The enemy in shriller sounds returned
The horsemen lowered their spears, the infantry Beauty and grace and innocence in her
Deliberately with slow and steady step (hissed, In heavenly union shone. One who had held Advanced; the bow-strings twang'd, and arrows The faith of elder Greece, would sure have thought And javelins hurtled by. Anon the hosts She was some glorious nymph of seed divine, Met in the shock of battle, horse and man (mace Oread or Dryad, of Diana's train
Conflicting: shield struck shield, and sword and The youngest and the loveliest: yea she seemed And curtle-axe on helm and buckler rung; Angel, or soul beatified, from realms
Armour was riven, and wounds were interchanged, Of bliss, on errand of parental love
And many a spirit from its mortal hold
of Julian's army in that hour support
Enhanced his former praise; and by his side,
Rejoicing like a bridegroom in the strife,
Alphonso through the host of infidels
There widest slaughter and dismay, where, proud Orelio, thou art in thy beauty still,
Of his recovered lord, Orelio plunged Thy pride and strength! Orelio, my good horse, Through thickest ranks, trampling beneath his feet Once more thou bearest to the field thy Lord, The living and the dead. Where'er he turns He who so oft hath fed and cherislied thee, The Moors divide and fly. What man is this, He for whose sake, wherever thou wert seen, Appalled they say, who to the front of war Thou wert by all men honoured. Once again Bareheaded offers thus his naked life? Thou hast thy proper master! Do thy part Replete with power he is, and terrible, As thou wert wont; and bear him gloriously, Like some destroying Angel! Sure his lips My beautiful Orelio,-to the last
Have drank of Kaf's dark fountain, and he comes The happiest of his fields !—Then he drew forth Strong in his immortality! Fly! fly! The scymitar, and waving it aloft,
They said, this is no human foe !-Nor less Rode toward the troops; its unaccustomed shape Of wonder filled the Spaniards when they saw Disliked him; Renegade in all thingsl cried How flight and terror went before his way, The Goth, and cast it from him; to the Chiefs And slaughter in his path. Behold, cries one, Then said, if I have done ye service here,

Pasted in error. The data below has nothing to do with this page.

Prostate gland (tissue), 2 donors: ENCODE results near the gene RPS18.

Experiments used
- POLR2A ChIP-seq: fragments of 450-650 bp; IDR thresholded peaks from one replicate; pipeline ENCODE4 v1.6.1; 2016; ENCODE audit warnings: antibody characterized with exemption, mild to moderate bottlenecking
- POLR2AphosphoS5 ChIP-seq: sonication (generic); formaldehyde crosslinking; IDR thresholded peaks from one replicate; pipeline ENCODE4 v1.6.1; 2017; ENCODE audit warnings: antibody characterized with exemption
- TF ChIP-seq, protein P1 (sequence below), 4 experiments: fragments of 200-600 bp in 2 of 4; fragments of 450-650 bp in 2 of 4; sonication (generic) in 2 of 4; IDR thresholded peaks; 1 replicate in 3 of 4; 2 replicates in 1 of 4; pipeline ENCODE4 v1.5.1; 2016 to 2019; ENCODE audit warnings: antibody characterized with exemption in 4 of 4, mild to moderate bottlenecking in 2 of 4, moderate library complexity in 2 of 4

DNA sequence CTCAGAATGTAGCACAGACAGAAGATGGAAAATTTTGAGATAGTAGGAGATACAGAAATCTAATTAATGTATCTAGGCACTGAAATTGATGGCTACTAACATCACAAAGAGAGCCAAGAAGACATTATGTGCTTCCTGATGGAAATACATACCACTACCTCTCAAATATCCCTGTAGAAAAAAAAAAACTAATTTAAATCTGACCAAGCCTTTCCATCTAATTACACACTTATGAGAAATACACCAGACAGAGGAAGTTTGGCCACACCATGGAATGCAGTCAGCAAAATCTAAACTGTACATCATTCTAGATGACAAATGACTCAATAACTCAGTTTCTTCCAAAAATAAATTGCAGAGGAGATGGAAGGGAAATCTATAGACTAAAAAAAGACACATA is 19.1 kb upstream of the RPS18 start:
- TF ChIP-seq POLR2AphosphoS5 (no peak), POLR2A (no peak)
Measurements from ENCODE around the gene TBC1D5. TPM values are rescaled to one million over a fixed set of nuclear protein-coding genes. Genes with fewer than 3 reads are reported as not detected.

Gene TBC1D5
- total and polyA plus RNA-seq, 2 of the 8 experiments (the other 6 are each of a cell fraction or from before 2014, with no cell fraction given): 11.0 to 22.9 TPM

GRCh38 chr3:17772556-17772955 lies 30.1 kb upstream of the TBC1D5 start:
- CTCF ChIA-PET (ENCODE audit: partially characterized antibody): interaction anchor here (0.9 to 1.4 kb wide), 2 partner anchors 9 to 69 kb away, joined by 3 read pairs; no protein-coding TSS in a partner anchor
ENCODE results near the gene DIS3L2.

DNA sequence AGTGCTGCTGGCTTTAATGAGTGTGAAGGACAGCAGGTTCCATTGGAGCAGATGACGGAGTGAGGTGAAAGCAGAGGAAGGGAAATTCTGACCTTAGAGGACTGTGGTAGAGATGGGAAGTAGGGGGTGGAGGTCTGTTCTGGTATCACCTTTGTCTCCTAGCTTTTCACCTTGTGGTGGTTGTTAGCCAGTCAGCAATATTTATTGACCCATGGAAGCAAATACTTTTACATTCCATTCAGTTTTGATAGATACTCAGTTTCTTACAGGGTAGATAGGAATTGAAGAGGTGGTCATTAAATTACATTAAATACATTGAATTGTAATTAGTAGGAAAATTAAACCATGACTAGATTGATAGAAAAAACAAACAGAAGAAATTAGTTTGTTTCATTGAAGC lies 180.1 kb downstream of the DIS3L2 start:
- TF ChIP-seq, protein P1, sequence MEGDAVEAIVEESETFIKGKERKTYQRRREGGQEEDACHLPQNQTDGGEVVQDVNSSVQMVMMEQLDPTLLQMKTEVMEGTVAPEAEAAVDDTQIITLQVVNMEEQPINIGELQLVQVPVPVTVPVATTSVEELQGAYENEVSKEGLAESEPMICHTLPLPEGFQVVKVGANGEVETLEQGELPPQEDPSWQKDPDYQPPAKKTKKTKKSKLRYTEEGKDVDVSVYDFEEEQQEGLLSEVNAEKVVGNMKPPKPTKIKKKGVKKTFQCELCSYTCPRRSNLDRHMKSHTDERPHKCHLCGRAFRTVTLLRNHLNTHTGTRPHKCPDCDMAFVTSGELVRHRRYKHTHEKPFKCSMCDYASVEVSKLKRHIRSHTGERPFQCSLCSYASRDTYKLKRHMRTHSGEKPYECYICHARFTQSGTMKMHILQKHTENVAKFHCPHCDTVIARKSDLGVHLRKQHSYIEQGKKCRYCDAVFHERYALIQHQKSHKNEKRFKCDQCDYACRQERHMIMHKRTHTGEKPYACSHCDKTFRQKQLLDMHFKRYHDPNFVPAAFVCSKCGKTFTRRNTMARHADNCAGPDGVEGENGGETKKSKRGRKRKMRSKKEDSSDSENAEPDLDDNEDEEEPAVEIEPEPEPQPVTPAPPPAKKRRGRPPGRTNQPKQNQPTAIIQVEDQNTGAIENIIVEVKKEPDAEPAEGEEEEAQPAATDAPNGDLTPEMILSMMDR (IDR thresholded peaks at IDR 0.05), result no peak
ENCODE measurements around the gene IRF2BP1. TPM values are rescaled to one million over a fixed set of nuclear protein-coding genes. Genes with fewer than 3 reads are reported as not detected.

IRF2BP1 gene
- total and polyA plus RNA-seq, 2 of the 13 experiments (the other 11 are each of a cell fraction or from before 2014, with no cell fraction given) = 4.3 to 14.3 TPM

With what command and knightly ease he sits Help me, I pray you, to a Spanish sword!
The intrepid steed, and deals from side to side The trustiest blade that e'er in Bilbilis
His dreadful blows! Not Roderick in his power Was dipt, would not to-day be misbestowed Bestrode with such command and majesty On this right hand !–Go some one, Gunderick cried, That noble war-horse. His loose robe this day And bring Count Julian's sword. Whoe'er thou art, In death's black banner, shaking from its folds The worth which thou hast shown avenging him Dismay and ruin. Of no mortal mold Entitles thee to wear it. But thou goest
Is he who in that garb of peace affronts For battle unequipped ;-haste there and strip Whole hosts, and sees them scatter where he turns! Yon villian of his armour!
Auspicious Heaven beholds us, and some saint
THE HOLLY TREE.
O Reader! hast thou ever stood to see In the hottest battle, yet bring off untouched
The Holly Tree? The unguarded life he ventures—Taking then
The eye that contemplates it well perceives Count Julian's sword, he fitted round his wrist
Its glossy leaves The chain, and eyeing the elaborate steel
Order'd by an intelligence so wise,
As might confound the atheist's sophistries.
No grazing cattle through their prickly round
Can reach to wound; From man to man, and rank to rank it past,
But as they grow where nothing is to fear, By every heart enforced, by every voice
Smooth and unarm'd the pointless leaves appear.
I love to view these things with curious eyes, Sharing their hopes, and with a breathless joy And moralize: